The Art of “Eagling” the Future
To predict a crisis and act promptly before disaster strikes: this is the new recipe of emerging countries.
Last month, a new crisis brought back the fear that the world might be going into a new cycle of darkness. After three years of a bubble bloated with foreign capital, Island started to face investor’s lack of credibility. The turbulence in the tiny European country generated a lot of talks on the pages of the Wall Street Journal and the Financial Times. Would the World be on the verge of being hauled into a new era of financial crises? The answer is a sonorous NO – at least for the time being. Although the risks exist, the developing countries (also known as emerging countries) are going through a period of unprecedented solidity of their fundamentals and economic predictability.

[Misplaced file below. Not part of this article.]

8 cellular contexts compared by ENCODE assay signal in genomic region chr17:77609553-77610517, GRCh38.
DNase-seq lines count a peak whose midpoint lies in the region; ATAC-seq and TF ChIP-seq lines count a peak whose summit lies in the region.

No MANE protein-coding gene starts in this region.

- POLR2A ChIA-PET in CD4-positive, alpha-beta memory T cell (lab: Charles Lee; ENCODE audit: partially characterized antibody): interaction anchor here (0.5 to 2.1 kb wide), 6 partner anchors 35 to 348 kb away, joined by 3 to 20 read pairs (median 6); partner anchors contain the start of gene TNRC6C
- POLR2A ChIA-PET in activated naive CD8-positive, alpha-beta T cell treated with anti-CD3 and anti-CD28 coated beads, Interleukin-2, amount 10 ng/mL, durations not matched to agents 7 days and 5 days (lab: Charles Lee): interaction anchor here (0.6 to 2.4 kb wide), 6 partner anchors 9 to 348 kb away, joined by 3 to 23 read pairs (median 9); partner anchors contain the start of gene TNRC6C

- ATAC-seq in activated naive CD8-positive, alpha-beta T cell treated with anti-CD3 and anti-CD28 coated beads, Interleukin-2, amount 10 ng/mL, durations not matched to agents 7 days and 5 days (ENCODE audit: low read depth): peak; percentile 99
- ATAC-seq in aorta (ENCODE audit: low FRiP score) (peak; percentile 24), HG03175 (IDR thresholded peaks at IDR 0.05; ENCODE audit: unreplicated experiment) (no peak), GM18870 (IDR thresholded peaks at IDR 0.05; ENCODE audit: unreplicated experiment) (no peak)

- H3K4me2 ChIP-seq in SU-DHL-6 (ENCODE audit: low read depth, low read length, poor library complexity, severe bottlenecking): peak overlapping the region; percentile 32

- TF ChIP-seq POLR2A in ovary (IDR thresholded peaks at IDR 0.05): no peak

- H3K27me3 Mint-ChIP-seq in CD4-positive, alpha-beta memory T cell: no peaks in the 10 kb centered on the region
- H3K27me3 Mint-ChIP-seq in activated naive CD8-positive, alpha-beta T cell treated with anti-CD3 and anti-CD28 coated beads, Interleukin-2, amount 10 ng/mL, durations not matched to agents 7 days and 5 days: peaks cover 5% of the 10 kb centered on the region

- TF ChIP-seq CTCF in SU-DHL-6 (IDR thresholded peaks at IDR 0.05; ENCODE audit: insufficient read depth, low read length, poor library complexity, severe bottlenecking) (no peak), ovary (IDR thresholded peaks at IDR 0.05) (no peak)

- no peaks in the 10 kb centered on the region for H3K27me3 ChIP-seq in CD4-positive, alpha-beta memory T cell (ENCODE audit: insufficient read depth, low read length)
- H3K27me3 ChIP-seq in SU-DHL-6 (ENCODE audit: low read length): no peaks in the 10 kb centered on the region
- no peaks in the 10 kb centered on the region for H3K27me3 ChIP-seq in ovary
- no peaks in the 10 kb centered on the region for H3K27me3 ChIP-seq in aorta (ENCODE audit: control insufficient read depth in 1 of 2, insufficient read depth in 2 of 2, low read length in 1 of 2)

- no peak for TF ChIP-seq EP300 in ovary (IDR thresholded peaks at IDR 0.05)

For the American Allan Meltzer, from University of Carnegie Mellon, the risks of an endemic financial crisis are much smaller today. Says he, “It is less likely that any speculative attack happens, and those countries have got good defenses”.
Allan Greenspan, the former Federal Reserve President (the American Central Bank), has always been an enthusiast of this financial revolution. Says he, “Financial instruments more and more complex have added to the development of a more flexible, efficient, and resistant market”.
Globalization was once considered the terror of emerging countries in the last decade. The current World stability can bring a lot of benefit to those who have learned how to make the best use of it.
(Time magazine, April 2006, page24)
We can infer from the text that,